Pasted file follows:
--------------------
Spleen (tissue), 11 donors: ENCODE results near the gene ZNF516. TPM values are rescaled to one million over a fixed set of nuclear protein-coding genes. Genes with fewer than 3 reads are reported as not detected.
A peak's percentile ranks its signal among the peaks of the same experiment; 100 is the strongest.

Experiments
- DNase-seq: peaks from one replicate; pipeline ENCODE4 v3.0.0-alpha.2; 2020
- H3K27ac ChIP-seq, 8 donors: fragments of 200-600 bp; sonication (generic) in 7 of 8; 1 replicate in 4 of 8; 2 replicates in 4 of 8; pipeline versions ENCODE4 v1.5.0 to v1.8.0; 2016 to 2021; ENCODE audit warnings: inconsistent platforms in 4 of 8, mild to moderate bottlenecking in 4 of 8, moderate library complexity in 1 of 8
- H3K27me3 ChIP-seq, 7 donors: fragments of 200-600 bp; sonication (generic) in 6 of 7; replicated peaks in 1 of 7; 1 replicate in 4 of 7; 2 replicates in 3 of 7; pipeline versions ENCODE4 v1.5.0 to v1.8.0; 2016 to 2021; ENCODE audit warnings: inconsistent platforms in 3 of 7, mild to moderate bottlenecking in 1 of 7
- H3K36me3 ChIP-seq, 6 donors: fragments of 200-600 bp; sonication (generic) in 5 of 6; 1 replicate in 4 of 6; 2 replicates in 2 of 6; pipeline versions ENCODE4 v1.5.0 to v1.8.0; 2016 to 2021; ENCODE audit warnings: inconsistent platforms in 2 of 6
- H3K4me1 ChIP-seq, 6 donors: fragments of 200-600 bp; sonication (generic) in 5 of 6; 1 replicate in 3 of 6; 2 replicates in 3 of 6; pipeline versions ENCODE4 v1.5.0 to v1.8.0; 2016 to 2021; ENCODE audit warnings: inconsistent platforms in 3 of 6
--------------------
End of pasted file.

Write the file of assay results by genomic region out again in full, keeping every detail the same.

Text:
Spleen (tissue), 11 donors: ENCODE results near the gene ZNF516. TPM values are rescaled to one million over a fixed set of nuclear protein-coding genes. Genes with fewer than 3 reads are reported as not detected.
A peak's percentile ranks its signal among the peaks of the same experiment; 100 is the strongest.

Experiments
- DNase-seq: peaks from one replicate; pipeline ENCODE4 v3.0.0-alpha.2; 2020
- H3K27ac ChIP-seq, 8 donors: fragments of 200-600 bp; sonication (generic) in 7 of 8; 1 replicate in 4 of 8; 2 replicates in 4 of 8; pipeline versions ENCODE4 v1.5.0 to v1.8.0; 2016 to 2021; ENCODE audit warnings: inconsistent platforms in 4 of 8, mild to moderate bottlenecking in 4 of 8, moderate library complexity in 1 of 8
- H3K27me3 ChIP-seq, 7 donors: fragments of 200-600 bp; sonication (generic) in 6 of 7; replicated peaks in 1 of 7; 1 replicate in 4 of 7; 2 replicates in 3 of 7; pipeline versions ENCODE4 v1.5.0 to v1.8.0; 2016 to 2021; ENCODE audit warnings: inconsistent platforms in 3 of 7, mild to moderate bottlenecking in 1 of 7
- H3K36me3 ChIP-seq, 6 donors: fragments of 200-600 bp; sonication (generic) in 5 of 6; 1 replicate in 4 of 6; 2 replicates in 2 of 6; pipeline versions ENCODE4 v1.5.0 to v1.8.0; 2016 to 2021; ENCODE audit warnings: inconsistent platforms in 2 of 6
- H3K4me1 ChIP-seq, 6 donors: fragments of 200-600 bp; sonication (generic) in 5 of 6; 1 replicate in 3 of 6; 2 replicates in 3 of 6; pipeline versions ENCODE4 v1.5.0 to v1.8.0; 2016 to 2021; ENCODE audit warnings: inconsistent platforms in 3 of 6